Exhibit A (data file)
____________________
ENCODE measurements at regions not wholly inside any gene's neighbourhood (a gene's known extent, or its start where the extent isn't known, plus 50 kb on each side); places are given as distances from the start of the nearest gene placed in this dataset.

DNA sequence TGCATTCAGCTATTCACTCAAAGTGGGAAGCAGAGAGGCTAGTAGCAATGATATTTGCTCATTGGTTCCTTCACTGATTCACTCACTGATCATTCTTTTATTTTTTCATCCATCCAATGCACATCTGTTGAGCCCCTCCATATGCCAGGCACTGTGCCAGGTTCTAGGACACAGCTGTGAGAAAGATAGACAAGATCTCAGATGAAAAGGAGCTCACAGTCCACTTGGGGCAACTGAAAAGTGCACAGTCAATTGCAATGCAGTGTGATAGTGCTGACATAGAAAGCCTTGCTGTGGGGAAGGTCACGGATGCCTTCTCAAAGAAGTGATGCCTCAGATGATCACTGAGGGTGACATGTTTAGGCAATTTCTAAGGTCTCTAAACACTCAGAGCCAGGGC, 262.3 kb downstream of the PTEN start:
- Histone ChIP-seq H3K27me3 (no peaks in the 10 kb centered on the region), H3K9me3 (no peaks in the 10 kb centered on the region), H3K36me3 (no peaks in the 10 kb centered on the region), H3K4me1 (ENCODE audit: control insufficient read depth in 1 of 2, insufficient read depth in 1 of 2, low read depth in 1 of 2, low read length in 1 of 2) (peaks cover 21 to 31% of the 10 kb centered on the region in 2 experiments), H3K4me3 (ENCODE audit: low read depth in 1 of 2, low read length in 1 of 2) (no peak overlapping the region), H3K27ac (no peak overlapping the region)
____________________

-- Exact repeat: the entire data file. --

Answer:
ENCODE measurements at regions not wholly inside any gene's neighbourhood (a gene's known extent, or its start where the extent isn't known, plus 50 kb on each side); places are given as distances from the start of the nearest gene placed in this dataset.

DNA sequence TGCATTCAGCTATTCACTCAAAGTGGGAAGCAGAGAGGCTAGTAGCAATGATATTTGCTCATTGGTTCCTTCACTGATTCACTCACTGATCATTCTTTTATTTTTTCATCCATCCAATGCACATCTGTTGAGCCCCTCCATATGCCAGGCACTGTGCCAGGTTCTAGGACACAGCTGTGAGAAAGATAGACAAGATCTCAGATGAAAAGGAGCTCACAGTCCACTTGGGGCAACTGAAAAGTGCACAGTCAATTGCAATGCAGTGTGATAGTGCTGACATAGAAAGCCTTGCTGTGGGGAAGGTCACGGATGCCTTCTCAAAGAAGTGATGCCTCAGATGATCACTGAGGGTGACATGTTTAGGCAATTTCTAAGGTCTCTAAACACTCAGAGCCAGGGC, 262.3 kb downstream of the PTEN start:
- Histone ChIP-seq H3K27me3 (no peaks in the 10 kb centered on the region), H3K9me3 (no peaks in the 10 kb centered on the region), H3K36me3 (no peaks in the 10 kb centered on the region), H3K4me1 (ENCODE audit: control insufficient read depth in 1 of 2, insufficient read depth in 1 of 2, low read depth in 1 of 2, low read length in 1 of 2) (peaks cover 21 to 31% of the 10 kb centered on the region in 2 experiments), H3K4me3 (ENCODE audit: low read depth in 1 of 2, low read length in 1 of 2) (no peak overlapping the region), H3K27ac (no peak overlapping the region)